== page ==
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vacuum hose

Discussion in 'Land Rover Freelander' started by MGT, Jan 16, 2020.

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  1. MGT

    MGT Member

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    Just wanted to confirm something really. I got a new freelander 1 td4 manual (2004) few days ago and discovered it was very thirsty.
    Firs thing I noticed is it wasn't getting up to temperature, and new thermostat has needle now at half way instead of one third. Heater much hotter too. I knew that could be a cause from previous threads.

    Second, on my last one I changed the very thin walled vacuum hoses to try to solve boost issues, and so started to do this as a matter of course on this one.

    Now for the question: I was surprised to find a big split on the hose which goes from the reservoir to the EGR solenoid. It was right next to the solenoid and underneath, so may have been missed by anyone checking for a split in the past.

    Am I right in thinking that the whole vacuum system (egr, brakes and turbo) depends on there being no leaks anywhere in the system?
    Or are there compartmentalised systems, so one can be compromised without affecting the others?

    Went for a test rive this afternoon and the brakes seemed sharper, but wondered if that might be my imagination.

    Also, while I am asking for advice, I took the MAP sensor off to check it and sure enough the nozzle was full of oily sludge. Thing is, someone had obviously cleaned the air intake as well as EGR so cannot believe they wouldn't have bothered to check MAP sensor. Which means despite clean it got full of crap pretty quickly.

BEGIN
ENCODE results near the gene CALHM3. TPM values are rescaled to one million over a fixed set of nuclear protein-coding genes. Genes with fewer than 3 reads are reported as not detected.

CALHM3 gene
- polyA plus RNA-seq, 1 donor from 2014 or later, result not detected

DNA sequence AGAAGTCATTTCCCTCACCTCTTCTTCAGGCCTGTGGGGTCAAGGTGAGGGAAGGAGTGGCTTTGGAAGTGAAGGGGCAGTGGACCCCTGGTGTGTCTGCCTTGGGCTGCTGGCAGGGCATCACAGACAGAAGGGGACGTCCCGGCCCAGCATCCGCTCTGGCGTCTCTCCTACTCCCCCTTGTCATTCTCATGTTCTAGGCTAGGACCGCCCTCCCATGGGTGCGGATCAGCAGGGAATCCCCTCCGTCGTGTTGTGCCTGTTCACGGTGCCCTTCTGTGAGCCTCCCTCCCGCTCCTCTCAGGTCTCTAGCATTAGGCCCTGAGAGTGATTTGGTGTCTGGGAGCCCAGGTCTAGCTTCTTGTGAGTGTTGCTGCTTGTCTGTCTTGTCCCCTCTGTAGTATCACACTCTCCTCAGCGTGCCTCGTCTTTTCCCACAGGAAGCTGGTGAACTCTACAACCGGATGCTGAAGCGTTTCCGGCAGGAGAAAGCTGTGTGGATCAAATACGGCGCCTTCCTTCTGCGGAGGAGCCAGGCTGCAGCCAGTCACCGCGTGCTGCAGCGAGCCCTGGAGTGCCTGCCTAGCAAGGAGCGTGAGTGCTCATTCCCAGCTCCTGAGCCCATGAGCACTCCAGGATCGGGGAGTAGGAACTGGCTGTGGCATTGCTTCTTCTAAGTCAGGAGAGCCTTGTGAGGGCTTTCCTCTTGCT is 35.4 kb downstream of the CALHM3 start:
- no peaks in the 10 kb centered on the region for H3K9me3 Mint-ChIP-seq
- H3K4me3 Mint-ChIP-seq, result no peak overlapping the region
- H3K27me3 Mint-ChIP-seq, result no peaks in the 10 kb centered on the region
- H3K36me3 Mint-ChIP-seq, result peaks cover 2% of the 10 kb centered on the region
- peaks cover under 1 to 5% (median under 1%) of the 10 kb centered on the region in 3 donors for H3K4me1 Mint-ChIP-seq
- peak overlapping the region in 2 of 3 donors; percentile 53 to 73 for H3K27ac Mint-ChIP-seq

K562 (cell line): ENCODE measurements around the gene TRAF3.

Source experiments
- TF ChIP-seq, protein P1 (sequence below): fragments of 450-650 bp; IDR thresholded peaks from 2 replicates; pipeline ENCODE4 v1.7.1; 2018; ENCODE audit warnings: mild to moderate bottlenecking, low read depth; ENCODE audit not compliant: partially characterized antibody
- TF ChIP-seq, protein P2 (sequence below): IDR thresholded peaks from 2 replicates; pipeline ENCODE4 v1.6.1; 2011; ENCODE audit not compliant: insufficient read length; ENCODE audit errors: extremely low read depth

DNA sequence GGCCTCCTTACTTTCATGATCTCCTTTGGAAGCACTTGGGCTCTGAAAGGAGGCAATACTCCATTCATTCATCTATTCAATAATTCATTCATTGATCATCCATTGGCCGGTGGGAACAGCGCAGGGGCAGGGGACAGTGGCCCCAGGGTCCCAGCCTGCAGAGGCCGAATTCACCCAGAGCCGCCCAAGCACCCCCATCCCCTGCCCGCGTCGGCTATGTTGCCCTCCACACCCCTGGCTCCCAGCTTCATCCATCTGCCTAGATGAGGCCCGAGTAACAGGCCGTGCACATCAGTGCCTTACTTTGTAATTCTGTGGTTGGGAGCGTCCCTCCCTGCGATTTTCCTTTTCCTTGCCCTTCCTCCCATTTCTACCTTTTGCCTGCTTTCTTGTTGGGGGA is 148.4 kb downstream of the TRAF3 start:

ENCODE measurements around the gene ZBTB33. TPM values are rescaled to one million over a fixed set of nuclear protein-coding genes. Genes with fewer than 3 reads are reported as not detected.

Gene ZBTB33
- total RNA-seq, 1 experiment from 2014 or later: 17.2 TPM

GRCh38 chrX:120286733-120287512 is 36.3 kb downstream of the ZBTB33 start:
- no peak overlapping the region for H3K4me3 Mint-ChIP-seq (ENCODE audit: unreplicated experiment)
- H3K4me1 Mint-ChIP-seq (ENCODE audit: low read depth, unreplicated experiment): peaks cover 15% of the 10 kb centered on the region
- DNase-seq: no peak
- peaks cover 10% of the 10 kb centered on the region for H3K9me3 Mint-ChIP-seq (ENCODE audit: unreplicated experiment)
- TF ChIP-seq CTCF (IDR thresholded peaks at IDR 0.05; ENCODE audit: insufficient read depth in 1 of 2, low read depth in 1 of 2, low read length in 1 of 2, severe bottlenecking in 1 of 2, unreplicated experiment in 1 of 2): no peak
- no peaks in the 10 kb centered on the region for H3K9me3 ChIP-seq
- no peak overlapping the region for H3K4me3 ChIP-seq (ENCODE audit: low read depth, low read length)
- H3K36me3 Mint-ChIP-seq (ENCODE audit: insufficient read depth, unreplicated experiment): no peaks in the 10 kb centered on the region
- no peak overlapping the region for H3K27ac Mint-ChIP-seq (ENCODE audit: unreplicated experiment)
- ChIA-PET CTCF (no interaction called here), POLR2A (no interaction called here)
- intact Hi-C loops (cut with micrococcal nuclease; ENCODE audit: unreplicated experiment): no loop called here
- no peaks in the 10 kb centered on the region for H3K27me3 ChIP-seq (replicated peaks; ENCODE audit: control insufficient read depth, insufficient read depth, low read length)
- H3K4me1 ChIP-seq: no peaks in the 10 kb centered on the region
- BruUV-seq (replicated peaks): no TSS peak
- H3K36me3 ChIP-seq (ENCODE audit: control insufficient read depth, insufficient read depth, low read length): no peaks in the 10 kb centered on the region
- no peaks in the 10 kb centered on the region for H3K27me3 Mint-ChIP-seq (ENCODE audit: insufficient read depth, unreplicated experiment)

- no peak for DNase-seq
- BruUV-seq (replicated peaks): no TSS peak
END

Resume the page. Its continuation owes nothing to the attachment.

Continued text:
I shall therefore be taking it off fairly regularly to clean it. So how do you properly clean that thing? It is just a small nozzle that bungs up and as far as I can see there is no way to take it apart. I think it was Nodge who told me a while back to be careful of the membrane but I don't recall finding out how best to go about cleaning it. Soak it in something? If so, what?
     
    Last edited: Jan 16, 2020
  2. andyfreelandy

    andyfreelandy Well-Known Member

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    My understanding is that although in theory all vacuum pipes are connected, the leak in a small pipe does not have significant effect on the brakes. You may have proved otherwise!

    Cleaning MAP sensor is best done gently without poking anything into it. A small cotton bud perhaps. Treat it a bit like your ears!! No screwdrivers or sharps!!
     
  3. MGT

    MGT Member

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    Well brakes seemed ok before but after new pipe they stopped on a sixpence. However I wasn’t trying to measure anything so may just have hit brakes harder. Car seems more agile and a lot less thirsty, but that could be new thermostat.

    I don’t see how that sensor can be efficIent. It’s such a small hole and so easily bunged up. The measuring bit must be at bottom of the spout thing I suppose, and there’s no way to know how free of crap that is even after dosing it with cleaner fluid. I nearly bought a new one but that’s another £45 for something that could be be bunged
    up in no time.
     
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